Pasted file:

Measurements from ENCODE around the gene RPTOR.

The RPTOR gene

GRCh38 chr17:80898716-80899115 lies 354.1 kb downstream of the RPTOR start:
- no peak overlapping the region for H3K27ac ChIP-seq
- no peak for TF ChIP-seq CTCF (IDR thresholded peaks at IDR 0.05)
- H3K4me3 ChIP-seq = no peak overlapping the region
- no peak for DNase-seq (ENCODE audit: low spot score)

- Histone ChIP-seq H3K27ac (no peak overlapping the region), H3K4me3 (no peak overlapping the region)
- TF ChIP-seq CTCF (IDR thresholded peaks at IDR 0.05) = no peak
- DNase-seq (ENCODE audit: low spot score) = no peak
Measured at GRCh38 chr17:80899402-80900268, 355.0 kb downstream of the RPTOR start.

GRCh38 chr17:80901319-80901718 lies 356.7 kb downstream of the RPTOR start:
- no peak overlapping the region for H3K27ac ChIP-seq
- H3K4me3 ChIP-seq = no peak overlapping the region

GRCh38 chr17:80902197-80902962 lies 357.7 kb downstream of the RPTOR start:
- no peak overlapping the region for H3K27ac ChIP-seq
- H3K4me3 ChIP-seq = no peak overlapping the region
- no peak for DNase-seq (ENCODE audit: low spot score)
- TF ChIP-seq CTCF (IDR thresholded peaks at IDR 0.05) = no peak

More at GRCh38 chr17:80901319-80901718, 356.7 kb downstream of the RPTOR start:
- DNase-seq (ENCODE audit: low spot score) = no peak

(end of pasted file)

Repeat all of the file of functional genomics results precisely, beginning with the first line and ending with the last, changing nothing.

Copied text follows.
Measurements from ENCODE around the gene RPTOR.

The RPTOR gene

GRCh38 chr17:80898716-80899115 lies 354.1 kb downstream of the RPTOR start:
- no peak overlapping the region for H3K27ac ChIP-seq
- no peak for TF ChIP-seq CTCF (IDR thresholded peaks at IDR 0.05)
- H3K4me3 ChIP-seq = no peak overlapping the region
- no peak for DNase-seq (ENCODE audit: low spot score)

- Histone ChIP-seq H3K27ac (no peak overlapping the region), H3K4me3 (no peak overlapping the region)
- TF ChIP-seq CTCF (IDR thresholded peaks at IDR 0.05) = no peak
- DNase-seq (ENCODE audit: low spot score) = no peak
Measured at GRCh38 chr17:80899402-80900268, 355.0 kb downstream of the RPTOR start.

GRCh38 chr17:80901319-80901718 lies 356.7 kb downstream of the RPTOR start:
- no peak overlapping the region for H3K27ac ChIP-seq
- H3K4me3 ChIP-seq = no peak overlapping the region

GRCh38 chr17:80902197-80902962 lies 357.7 kb downstream of the RPTOR start:
- no peak overlapping the region for H3K27ac ChIP-seq
- H3K4me3 ChIP-seq = no peak overlapping the region
- no peak for DNase-seq (ENCODE audit: low spot score)
- TF ChIP-seq CTCF (IDR thresholded peaks at IDR 0.05) = no peak

More at GRCh38 chr17:80901319-80901718, 356.7 kb downstream of the RPTOR start:
- DNase-seq (ENCODE audit: low spot score) = no peak